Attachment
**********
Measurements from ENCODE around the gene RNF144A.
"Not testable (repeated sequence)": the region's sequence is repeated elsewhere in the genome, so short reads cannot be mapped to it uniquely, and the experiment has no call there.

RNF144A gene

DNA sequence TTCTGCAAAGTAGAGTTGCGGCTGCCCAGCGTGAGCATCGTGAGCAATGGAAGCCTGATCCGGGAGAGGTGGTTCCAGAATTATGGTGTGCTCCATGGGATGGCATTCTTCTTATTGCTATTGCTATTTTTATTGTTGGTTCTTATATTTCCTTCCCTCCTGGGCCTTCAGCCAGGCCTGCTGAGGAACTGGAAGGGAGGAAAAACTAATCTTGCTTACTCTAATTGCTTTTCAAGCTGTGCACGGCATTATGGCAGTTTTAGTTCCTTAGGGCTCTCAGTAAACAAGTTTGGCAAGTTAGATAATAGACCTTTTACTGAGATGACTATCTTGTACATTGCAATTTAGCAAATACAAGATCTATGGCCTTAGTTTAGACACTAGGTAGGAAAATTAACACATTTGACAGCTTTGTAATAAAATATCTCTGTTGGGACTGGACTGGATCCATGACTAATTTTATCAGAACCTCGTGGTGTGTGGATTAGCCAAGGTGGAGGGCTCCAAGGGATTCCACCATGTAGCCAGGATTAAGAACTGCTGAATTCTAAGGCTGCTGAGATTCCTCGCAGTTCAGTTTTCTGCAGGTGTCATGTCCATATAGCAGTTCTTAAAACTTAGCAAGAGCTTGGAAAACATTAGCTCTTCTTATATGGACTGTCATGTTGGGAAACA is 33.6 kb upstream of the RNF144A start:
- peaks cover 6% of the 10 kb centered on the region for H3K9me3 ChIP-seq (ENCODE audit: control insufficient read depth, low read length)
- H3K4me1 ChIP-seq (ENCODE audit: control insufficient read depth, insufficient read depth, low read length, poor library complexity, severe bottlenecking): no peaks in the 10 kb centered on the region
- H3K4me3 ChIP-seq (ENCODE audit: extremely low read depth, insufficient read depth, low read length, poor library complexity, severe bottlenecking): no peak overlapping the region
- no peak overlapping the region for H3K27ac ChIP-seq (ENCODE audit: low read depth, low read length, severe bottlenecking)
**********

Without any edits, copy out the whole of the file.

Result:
Measurements from ENCODE around the gene RNF144A.
"Not testable (repeated sequence)": the region's sequence is repeated elsewhere in the genome, so short reads cannot be mapped to it uniquely, and the experiment has no call there.

RNF144A gene

DNA sequence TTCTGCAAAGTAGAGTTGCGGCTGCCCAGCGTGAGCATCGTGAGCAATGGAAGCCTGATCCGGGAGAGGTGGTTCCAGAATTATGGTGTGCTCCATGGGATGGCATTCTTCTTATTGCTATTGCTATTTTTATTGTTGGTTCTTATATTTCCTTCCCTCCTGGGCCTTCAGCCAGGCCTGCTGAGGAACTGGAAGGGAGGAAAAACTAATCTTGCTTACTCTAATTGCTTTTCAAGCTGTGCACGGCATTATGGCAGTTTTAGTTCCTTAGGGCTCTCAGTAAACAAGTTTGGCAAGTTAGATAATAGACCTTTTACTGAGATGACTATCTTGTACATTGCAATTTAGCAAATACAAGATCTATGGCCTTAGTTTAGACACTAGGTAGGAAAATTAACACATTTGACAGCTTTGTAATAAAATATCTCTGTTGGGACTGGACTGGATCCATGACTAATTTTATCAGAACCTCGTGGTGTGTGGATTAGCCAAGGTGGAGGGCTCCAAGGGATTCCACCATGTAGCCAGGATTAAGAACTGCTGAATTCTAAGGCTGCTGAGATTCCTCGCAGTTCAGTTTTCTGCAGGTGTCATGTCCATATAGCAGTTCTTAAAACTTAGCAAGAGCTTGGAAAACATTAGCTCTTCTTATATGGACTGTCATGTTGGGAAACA is 33.6 kb upstream of the RNF144A start:
- peaks cover 6% of the 10 kb centered on the region for H3K9me3 ChIP-seq (ENCODE audit: control insufficient read depth, low read length)
- H3K4me1 ChIP-seq (ENCODE audit: control insufficient read depth, insufficient read depth, low read length, poor library complexity, severe bottlenecking): no peaks in the 10 kb centered on the region
- H3K4me3 ChIP-seq (ENCODE audit: extremely low read depth, insufficient read depth, low read length, poor library complexity, severe bottlenecking): no peak overlapping the region
- no peak overlapping the region for H3K27ac ChIP-seq (ENCODE audit: low read depth, low read length, severe bottlenecking)